[kleym] /kleɪm/

verb (used with object)
to demand by or as by virtue of a right; demand as a right or as due:
to claim an estate by inheritance.
to assert and demand the recognition of (a right, title, possession, etc.); assert one’s right to:
to claim payment for services.
to assert or maintain as a fact:
She claimed that he was telling the truth.
to require as due or fitting:
to claim respect.
verb (used without object)
to make or file a claim:
to claim for additional compensation.
a demand for something as due; an assertion of a right or an alleged right:
He made unreasonable claims on the doctor’s time.
an assertion of something as a fact:
He made no claims to originality.
a right to claim or demand; a just title to something:
His claim to the heavyweight title is disputed.
something that is claimed, especially a piece of public land for which formal request is made for mining or other purposes.
a request or demand for payment in accordance with an insurance policy, a workers’ compensation law, etc.:
We filed a claim for compensation from the company.
lay claim to, to declare oneself entitled to:
I have never laid claim to being an expert in tax laws.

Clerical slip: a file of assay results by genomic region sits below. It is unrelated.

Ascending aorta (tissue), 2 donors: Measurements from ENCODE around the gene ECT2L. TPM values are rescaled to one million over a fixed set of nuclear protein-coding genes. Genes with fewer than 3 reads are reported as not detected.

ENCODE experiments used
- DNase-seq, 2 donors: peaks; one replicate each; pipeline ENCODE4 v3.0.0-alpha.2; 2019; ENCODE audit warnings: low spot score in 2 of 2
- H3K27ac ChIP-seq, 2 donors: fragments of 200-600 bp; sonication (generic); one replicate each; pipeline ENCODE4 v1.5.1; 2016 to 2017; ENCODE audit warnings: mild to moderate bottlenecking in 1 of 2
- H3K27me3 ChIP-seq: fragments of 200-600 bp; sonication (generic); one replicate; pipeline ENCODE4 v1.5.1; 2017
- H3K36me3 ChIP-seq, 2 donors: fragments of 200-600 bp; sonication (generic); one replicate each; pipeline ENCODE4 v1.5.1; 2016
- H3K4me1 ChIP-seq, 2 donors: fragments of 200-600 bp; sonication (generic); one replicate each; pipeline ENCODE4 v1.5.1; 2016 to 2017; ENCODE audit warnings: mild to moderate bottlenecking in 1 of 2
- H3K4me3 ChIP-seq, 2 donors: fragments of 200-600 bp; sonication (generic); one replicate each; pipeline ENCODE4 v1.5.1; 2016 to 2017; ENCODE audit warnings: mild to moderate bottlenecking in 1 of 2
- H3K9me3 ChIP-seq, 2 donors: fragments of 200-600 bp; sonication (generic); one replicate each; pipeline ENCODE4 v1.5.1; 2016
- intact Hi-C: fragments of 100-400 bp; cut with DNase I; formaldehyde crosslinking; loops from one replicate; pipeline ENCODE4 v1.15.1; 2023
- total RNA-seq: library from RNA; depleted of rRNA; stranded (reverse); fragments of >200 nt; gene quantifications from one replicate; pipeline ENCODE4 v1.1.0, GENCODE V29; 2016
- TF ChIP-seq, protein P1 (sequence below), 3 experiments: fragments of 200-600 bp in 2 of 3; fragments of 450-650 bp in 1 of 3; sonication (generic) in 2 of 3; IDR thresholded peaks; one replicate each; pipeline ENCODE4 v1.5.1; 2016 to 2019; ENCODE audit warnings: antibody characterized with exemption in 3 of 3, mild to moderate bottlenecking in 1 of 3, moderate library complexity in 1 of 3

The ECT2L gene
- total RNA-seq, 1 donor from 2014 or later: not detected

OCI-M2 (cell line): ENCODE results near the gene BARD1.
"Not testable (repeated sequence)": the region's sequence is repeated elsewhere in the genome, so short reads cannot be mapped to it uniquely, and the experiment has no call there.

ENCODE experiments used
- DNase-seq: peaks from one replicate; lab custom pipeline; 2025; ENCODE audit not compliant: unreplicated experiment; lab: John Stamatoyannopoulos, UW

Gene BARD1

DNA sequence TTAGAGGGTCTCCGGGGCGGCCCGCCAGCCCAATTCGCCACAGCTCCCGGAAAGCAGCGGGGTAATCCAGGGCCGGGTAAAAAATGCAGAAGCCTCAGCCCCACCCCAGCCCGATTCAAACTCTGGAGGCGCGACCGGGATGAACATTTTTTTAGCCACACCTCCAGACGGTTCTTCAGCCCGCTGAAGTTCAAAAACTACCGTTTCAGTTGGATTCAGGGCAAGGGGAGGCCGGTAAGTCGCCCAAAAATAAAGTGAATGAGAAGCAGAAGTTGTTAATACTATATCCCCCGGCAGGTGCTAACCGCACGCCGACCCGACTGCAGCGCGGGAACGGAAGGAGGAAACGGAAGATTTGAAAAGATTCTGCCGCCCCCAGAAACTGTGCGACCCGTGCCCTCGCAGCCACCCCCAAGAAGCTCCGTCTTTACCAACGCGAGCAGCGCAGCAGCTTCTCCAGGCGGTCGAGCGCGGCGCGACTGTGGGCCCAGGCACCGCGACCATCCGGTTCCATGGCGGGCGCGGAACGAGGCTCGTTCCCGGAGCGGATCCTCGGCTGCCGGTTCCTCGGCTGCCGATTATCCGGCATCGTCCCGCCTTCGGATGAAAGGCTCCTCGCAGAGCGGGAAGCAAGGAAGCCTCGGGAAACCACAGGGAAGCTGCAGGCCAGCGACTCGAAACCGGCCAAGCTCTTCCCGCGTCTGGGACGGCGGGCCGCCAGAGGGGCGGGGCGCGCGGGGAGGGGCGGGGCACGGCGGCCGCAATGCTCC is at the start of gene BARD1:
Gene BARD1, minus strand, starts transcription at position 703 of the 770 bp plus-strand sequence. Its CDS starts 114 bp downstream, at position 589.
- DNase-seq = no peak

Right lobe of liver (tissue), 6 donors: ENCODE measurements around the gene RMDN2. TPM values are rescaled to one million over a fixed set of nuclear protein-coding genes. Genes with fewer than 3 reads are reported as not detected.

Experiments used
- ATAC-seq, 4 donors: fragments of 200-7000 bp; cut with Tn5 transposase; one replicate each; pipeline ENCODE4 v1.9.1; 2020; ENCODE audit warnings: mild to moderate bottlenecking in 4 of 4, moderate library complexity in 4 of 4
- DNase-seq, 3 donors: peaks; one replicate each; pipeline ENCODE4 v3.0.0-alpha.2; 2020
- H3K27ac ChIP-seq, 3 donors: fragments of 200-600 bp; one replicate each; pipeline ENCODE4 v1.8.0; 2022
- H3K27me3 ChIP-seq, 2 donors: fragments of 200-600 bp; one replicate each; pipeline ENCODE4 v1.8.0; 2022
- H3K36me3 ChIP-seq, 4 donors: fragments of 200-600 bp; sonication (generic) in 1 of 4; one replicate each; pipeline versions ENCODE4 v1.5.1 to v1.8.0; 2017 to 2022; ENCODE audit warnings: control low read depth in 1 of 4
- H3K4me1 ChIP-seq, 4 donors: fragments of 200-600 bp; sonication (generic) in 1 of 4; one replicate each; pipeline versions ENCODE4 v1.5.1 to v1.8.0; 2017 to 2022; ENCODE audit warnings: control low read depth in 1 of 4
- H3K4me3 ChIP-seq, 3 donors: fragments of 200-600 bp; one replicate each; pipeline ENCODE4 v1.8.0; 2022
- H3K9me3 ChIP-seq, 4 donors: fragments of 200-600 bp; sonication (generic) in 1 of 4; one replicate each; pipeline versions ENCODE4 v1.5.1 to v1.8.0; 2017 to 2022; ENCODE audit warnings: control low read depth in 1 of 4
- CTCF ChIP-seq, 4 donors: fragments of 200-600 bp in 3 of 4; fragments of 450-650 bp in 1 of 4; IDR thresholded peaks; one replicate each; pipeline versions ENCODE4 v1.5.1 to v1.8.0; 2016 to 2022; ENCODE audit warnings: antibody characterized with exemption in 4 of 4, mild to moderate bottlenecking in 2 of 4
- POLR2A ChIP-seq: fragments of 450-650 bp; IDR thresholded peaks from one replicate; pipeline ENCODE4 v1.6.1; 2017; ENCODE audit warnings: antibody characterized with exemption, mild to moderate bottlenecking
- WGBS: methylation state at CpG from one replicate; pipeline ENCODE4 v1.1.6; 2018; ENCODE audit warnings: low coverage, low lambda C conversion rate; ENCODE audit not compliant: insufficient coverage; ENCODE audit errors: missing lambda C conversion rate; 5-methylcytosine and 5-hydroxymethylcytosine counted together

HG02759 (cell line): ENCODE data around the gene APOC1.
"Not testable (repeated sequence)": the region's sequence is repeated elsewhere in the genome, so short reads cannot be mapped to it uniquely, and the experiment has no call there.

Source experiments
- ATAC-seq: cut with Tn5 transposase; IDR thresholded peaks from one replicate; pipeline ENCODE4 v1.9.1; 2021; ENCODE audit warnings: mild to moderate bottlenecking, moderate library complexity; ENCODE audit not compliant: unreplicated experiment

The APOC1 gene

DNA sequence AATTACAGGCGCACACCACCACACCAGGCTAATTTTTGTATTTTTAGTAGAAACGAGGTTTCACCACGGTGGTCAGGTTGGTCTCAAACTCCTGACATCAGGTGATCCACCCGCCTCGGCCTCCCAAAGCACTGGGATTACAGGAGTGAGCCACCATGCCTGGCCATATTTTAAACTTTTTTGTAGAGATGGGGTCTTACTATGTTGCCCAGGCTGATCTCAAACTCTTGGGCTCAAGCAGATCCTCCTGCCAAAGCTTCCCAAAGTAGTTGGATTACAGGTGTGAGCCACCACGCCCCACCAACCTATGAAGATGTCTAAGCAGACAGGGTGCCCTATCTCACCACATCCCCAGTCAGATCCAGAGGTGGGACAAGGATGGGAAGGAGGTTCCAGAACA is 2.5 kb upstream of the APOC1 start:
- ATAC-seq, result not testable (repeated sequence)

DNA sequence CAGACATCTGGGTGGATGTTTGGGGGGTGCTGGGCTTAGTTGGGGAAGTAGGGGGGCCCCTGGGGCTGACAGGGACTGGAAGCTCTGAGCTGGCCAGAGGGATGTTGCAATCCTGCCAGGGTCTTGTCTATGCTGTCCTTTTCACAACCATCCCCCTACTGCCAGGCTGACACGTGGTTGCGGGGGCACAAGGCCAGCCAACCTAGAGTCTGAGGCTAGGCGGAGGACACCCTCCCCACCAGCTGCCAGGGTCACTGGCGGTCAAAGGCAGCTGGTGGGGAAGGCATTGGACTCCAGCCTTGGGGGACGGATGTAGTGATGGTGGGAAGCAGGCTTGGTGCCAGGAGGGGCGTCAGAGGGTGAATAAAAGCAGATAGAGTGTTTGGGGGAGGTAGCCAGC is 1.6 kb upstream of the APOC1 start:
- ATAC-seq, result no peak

verb (mainly transitive)
to demand as being due or as one’s property; assert one’s title or right to: he claimed the record
(takes a clause as object or an infinitive) to assert as a fact; maintain against denial: he claimed to be telling the truth
to call for or need; deserve: this problem claims our attention
to take: the accident claimed four lives
an assertion of a right; a demand for something as due
an assertion of something as true, real, or factual: he made claims for his innocence
a right or just title to something; basis for demand: a claim to fame
lay claim to, stake a claim to, to assert one’s possession of or right to
anything that is claimed, esp in a formal or legal manner, such as a piece of land staked out by a miner
(law) a document under seal, issued in the name of the Crown or a court, commanding the person to whom it is addressed to do or refrain from doing some specified act former name writ1


c.1300, “to call, call out; to ask or demand by virtue of right or authority,” from accented stem of Old French clamer “to call, name, describe; claim; complain; declare,” from Latin clamare “to cry out, shout, proclaim,” from PIE *kele- (2) “to shout,” imitative (cf. Sanskrit usakala “cock,” literally “dawn-calling;” Latin calare “to announce solemnly, call out;” Middle Irish cailech “cock;” Greek kalein “to call,” kelados “noise,” kledon “report, fame;” Old High German halan “to call;” Old English hlowan “to low, make a noise like a cow;” Lithuanian kalba “language”). Related: Claimed; claiming.

Meaning “to maintain as true” is from 1864; specific sense “to make a claim” (on an insurance company) is from 1897. Claim properly should not stray too far from its true meaning of “to demand recognition of a right.”

early 14c., “a demand of a right; right of claiming,” from Old French claime “claim, complaint,” from clamer (see claim (v.)). Meaning “thing claimed or demanded” is from 1792; specifically “piece of land allotted and taken” (chiefly U.S. and Australia, in reference to mining) is from 1851. Insurance sense is from 1878.
In addition to the idiom beginning with


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